Posted by: Djam Bakhshandegi
Citizenship and Partners in Learning Program Manager, Microsoft West, East, Central Africa and Indian Ocean Islands
For all the benefits that smartphones, computers and the web have to offer – especially for young people who have embraced digital technology and gained access to its benefits – there will always be those who misuse the technology.
Just like bullying in person, online bullying (also known as cyberbullying) is willful and is defined as repeated harm inflicted through the use of computers, cell phones, and other electronic devices to others. Using technology to bully others potentially opens the door to 24-hour abuse often in the privacy of one’s home, perhaps made anonymously and potentially broadcast to a wider audience. Children and youth can use any type of Internet-connected device or services like texting and instant messaging, games, or social media to cyber bully others. Cyberbullies may even disclose their targets’ personal data publically or may create fake accounts, comments or sites posing as their victim to defame, discredit or ridicule them. It is also more difficult to escape from cyberbullies as they have access to their targets’ personal data.
According to a new Microsoft Global Youth Online Behavior Survey released today of 7600 children and youth between the ages of eight and 17, four in 10 have been bullied online. It’s no wonder that (54 percent) of children around the world, worry about becoming a target of online mean and cruel behavior. Compare that to Egypt where the concern drops to 52 percent, and in Morocco the number of children that worry about being bullied online is 45 percent.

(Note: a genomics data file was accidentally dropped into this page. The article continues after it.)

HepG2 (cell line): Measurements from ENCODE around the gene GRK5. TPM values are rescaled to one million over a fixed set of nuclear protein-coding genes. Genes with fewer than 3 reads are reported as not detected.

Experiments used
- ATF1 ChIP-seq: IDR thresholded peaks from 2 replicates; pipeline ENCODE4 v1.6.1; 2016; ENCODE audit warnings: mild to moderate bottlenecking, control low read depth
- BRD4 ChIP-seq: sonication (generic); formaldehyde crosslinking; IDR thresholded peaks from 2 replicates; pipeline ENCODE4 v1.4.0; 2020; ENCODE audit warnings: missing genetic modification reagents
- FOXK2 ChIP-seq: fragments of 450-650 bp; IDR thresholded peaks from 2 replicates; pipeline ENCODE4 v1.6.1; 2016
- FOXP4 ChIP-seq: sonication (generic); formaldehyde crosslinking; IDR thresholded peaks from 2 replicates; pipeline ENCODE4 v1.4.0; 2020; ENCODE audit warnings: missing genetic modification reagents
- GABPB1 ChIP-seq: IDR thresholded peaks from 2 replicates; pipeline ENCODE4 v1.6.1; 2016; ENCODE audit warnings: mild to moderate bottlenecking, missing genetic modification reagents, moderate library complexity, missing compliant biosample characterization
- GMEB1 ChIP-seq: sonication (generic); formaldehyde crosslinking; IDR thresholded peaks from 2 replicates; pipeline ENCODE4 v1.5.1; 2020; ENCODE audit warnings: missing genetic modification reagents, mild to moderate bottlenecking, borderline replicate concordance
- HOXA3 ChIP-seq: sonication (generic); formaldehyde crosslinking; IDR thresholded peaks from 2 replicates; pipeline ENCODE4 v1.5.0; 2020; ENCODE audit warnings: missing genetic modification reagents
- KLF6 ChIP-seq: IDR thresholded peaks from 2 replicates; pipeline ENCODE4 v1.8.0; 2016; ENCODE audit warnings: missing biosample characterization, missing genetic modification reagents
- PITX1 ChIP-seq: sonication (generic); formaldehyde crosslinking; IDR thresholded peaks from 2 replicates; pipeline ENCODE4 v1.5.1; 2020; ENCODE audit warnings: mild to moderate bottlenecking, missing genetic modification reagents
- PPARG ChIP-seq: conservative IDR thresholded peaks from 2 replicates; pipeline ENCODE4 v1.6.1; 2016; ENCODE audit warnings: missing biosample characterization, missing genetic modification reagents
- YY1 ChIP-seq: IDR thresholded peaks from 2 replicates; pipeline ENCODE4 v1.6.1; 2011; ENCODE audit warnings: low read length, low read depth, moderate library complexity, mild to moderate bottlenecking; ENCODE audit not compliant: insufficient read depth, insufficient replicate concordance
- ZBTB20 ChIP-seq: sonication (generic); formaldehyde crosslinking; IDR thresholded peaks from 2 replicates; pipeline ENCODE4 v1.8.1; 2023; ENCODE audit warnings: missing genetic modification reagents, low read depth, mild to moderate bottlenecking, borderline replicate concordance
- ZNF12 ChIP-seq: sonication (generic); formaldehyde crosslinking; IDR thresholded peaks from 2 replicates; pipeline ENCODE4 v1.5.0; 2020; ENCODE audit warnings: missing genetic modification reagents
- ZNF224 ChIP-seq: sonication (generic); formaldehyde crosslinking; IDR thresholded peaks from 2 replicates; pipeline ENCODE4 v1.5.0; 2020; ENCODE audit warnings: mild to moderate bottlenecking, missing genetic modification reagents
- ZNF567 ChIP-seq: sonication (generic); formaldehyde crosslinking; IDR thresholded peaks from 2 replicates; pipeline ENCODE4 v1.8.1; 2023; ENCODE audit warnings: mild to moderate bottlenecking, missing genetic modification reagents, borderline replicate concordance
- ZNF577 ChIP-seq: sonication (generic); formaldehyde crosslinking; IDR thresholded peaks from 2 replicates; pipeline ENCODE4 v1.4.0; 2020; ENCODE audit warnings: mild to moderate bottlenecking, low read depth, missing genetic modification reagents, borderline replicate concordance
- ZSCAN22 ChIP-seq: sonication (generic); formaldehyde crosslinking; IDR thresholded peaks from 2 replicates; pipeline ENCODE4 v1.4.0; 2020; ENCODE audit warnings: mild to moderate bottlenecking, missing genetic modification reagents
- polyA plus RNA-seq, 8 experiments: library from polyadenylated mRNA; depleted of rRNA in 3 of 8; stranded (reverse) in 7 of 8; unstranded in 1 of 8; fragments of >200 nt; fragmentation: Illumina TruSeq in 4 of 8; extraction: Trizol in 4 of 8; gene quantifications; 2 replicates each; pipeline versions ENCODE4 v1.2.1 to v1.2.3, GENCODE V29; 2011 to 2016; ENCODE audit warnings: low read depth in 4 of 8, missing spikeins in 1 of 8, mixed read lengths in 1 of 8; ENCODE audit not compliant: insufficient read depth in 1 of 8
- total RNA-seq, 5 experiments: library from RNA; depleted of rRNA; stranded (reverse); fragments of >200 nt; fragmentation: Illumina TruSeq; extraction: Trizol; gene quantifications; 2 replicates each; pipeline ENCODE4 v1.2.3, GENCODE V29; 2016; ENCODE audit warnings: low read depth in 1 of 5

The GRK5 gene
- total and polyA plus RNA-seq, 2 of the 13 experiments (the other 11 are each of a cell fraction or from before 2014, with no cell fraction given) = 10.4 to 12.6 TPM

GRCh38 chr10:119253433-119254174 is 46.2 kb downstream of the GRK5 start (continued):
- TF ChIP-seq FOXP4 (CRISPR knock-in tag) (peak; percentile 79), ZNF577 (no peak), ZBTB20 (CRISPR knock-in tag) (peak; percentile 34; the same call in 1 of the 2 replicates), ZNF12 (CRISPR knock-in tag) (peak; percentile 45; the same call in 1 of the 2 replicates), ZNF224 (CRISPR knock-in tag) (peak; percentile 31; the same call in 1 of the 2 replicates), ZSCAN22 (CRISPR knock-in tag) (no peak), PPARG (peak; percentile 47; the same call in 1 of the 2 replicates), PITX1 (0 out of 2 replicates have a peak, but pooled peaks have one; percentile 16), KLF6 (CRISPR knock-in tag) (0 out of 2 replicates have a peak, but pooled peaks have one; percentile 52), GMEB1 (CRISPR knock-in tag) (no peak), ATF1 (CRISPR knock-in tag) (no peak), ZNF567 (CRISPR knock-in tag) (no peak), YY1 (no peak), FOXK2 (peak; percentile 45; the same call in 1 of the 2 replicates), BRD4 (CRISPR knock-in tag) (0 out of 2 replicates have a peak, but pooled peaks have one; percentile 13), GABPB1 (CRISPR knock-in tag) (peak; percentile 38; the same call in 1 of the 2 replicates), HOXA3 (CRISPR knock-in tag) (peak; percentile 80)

In Egypt, only 27% (compared with a 25 country average of 37%) of the children and youth age 8 – 17 who responded to the survey say they have been subjected to a range of online activities that some may consider to be online bullying or to have adverse effects. In Morocco, however, 40% of the children and youth state that they have been subjected to such activities.
Parents and trusted adults need to get involved. Often due to the technological generation gap between parents and children, adults are unaware of the harm that is being caused to their children on a daily basis. Globally, less than a third (29%) said parents have talked to them about poor online behavior, and they failed to pinpoint one common step parents took to help address the problem. In Egypt the percentage of respondents who indicate that their parents discuss online risks with them is a mere 12% with 28% indicating that their parents monitor their use of computers. In Morocco on the other hand, 52% of respondents said their parents talk to them about online risks, and 61% stated that their parents monitor their computer usage.
Kids need to know that adults can and will help. And, parents and educators should make themselves available and offer support. To assist adults in recognizing and addressing the issue, Microsoft has created several new resources: an interactive online bullying quiz, our Digital Citizenship in Action Toolkit, and steps to help stop the cycle of online bullying which include:
Ask your kids to report bullying. Promise unconditional support. Reassure them that you won’t take away their phone, gaming, or computer privileges because of others’ behavior.
Ask kids to put themselves in others’ shoes. Encourage them to stand up for those they see being bullied:
Promote kindnessin your community
What to do if a child is involved in online bullying?
Whatever the issue facing children and youth online, Microsoft’s primary piece of guidance stands: parents, trusted adults, teachers, coaches, and counselors need to keep the lines of communication open.
The full Global Youth Online Behavior Survey report, along with the complete list of individual executive summaries for each country, is available here.